Money politics has long dominated American politics, but the scale of the problem has gotten much worse since the Supreme Court made its infamous 2010 ruling known as Citizens United. This is despite the fact that evidence is growing that small donors can fund political campaigns if they get some support such as through a voluntary public matching funds program. Now there is important related news out of the Campaign Legal Center by author Mo Pasternak:
In a huge win for reform advocates, the Washington Supreme Court unanimously confirmed the constitutionality of Seattle’s innovative public financing program.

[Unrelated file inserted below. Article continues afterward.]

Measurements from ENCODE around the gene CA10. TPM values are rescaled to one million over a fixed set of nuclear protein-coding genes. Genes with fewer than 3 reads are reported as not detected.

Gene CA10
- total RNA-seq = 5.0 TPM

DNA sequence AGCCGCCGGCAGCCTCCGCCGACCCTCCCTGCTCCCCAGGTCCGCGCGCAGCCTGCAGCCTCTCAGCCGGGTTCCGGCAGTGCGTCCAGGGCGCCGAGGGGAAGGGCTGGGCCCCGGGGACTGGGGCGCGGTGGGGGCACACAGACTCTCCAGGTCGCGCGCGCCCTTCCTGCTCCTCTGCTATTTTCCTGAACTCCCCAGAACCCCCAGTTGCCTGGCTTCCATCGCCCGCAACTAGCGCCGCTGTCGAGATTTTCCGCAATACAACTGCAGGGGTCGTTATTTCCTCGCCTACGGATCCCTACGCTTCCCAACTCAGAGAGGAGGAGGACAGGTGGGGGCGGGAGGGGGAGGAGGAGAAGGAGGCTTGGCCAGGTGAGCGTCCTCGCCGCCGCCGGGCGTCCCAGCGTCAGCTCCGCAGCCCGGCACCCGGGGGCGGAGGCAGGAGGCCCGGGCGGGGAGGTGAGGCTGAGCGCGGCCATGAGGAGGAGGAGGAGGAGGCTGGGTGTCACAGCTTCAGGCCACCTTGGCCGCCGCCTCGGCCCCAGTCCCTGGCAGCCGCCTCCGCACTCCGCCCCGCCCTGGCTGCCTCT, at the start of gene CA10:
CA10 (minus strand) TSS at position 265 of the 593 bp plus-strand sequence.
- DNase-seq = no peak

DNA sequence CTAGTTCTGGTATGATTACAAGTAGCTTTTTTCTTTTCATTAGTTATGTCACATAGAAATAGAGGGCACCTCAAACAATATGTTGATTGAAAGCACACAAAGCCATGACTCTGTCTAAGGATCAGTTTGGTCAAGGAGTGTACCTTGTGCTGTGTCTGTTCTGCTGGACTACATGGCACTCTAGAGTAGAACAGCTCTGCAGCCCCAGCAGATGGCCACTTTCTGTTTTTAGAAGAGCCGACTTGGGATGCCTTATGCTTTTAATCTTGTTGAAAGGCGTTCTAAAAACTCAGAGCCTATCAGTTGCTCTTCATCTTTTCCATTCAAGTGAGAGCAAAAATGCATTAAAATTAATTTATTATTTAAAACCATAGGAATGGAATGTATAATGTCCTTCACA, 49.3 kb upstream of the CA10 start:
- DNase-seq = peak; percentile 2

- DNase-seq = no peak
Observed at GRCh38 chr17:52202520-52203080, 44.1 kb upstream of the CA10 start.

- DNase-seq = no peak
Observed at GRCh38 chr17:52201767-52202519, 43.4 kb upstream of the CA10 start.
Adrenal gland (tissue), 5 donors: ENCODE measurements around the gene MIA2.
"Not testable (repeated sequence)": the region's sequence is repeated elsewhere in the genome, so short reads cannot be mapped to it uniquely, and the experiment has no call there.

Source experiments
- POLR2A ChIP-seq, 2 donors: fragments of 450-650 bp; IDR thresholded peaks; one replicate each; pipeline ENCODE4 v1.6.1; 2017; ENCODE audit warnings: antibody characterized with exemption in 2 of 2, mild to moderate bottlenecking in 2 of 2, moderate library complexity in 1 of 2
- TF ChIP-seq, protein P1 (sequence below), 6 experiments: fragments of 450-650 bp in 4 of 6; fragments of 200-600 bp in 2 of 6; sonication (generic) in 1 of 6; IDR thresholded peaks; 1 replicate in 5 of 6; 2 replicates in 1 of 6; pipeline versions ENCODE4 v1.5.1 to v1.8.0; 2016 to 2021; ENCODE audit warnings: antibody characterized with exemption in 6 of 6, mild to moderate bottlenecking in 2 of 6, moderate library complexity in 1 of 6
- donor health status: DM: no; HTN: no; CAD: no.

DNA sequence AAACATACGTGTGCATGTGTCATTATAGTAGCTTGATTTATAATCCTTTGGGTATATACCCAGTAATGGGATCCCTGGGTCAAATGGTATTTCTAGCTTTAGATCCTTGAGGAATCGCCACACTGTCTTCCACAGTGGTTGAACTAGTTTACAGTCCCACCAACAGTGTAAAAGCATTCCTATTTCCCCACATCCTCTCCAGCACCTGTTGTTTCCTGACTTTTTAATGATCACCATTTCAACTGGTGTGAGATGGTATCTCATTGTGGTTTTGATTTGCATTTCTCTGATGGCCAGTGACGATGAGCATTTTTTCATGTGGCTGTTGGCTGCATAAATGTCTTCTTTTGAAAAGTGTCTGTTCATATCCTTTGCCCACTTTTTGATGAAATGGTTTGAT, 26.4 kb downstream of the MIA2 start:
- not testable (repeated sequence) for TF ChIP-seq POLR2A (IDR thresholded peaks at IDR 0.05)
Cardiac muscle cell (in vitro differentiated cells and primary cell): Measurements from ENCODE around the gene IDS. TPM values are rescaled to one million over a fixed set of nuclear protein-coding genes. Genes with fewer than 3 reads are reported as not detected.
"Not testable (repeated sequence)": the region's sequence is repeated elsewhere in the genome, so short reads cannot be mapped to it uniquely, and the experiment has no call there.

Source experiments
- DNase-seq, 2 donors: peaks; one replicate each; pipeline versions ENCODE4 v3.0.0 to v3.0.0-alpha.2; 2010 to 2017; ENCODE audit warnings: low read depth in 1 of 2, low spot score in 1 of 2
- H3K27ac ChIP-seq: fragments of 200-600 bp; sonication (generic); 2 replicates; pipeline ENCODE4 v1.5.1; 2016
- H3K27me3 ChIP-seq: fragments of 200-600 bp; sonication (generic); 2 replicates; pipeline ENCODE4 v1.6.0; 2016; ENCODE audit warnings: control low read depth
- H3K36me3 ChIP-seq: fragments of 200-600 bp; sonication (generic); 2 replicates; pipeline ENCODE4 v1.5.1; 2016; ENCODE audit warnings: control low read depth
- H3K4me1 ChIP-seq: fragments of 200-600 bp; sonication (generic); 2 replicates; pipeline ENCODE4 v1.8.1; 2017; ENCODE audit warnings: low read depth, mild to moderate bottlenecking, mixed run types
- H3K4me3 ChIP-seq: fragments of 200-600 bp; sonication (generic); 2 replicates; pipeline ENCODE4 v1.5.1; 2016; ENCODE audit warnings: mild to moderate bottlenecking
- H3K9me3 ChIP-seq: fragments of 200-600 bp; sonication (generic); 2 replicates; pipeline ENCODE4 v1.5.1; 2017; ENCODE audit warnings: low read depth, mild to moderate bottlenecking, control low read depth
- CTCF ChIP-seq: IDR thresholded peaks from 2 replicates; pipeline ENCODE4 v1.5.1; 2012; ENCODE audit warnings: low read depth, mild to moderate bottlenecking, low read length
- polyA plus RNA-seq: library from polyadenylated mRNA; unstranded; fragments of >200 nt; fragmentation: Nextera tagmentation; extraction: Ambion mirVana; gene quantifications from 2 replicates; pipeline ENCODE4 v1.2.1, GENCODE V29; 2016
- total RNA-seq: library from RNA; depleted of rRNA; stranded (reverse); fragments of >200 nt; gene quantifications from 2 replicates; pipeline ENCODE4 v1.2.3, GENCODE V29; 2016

The court found that the democracy voucher program is consistent with decades of legal precedent, first established in Buckley v. Valeo. The decision allows the program to continue and is good news for Seattle and for those looking to counteract the influence of wealthy donors and implement democracy vouchers.
The decision rested on the importance of self-government and the government’s interest in attacking corruption. Relying on Buckley, the court recognized that the program helps facilitate political speech and is consistent with the first Amendment. CLC argued the same points in an amicus brief filed along with the Brennan Center.